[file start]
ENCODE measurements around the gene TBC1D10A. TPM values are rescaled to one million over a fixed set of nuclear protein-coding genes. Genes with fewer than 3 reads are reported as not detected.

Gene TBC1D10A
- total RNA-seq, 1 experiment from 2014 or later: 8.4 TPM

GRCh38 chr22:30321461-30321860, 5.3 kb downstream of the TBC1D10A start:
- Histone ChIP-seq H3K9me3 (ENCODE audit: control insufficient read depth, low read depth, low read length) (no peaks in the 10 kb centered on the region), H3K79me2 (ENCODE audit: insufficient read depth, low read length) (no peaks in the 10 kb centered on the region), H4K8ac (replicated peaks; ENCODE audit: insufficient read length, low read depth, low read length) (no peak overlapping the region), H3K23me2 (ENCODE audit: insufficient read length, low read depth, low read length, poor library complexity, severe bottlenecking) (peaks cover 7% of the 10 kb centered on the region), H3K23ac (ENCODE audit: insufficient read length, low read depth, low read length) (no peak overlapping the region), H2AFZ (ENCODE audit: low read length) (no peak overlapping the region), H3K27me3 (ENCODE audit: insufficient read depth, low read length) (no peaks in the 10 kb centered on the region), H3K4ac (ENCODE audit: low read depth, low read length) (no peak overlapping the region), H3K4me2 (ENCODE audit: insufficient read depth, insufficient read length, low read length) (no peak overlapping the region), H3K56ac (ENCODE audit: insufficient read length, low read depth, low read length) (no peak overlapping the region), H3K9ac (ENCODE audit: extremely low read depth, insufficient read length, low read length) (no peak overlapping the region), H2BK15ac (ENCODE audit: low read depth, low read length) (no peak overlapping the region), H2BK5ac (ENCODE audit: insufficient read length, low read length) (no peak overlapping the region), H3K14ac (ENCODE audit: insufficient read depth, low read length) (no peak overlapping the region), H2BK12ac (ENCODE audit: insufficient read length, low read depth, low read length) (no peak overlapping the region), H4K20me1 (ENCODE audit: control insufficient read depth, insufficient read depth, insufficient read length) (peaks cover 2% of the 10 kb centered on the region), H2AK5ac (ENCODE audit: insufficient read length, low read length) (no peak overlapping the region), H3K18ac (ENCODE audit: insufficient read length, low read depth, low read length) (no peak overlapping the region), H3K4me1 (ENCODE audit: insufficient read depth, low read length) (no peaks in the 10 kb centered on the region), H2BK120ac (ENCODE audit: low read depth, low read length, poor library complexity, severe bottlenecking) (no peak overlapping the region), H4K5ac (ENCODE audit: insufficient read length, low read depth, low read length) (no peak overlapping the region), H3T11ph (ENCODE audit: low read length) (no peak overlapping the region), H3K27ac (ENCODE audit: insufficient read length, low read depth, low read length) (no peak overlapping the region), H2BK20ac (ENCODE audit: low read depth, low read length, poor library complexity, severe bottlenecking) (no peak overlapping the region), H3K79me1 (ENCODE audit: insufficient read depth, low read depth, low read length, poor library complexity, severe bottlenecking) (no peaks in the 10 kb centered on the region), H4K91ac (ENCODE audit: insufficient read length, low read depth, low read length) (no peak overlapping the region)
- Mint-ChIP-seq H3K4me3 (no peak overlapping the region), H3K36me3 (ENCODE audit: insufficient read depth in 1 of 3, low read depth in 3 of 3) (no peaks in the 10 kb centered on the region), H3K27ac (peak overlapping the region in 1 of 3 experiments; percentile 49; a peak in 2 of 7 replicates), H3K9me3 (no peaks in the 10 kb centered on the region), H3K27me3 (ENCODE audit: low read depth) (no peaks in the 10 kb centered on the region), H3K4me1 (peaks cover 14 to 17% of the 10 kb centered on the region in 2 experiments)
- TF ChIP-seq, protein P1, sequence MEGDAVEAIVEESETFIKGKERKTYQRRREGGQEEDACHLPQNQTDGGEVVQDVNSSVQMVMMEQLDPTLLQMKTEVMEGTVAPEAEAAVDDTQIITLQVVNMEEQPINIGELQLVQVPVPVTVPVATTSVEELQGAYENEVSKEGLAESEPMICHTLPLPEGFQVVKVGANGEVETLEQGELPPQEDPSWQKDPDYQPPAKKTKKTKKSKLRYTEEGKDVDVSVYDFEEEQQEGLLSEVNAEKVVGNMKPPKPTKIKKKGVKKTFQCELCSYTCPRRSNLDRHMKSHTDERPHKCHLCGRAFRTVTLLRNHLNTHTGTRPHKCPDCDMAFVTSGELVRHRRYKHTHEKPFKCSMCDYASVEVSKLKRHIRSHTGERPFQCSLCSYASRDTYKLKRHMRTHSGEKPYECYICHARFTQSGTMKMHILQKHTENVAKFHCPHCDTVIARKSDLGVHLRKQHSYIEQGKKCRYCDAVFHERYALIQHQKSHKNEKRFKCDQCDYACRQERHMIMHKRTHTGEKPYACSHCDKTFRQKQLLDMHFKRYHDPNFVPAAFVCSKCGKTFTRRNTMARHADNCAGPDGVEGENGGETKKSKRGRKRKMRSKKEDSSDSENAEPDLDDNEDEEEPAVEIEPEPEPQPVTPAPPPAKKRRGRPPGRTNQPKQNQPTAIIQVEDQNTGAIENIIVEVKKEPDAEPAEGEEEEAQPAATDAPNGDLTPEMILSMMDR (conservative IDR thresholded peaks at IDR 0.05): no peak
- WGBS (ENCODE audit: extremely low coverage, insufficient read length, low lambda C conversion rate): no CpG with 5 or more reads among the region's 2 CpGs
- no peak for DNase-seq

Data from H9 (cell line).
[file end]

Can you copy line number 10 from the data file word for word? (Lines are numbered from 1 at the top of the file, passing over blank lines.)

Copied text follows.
Data from H9 (cell line).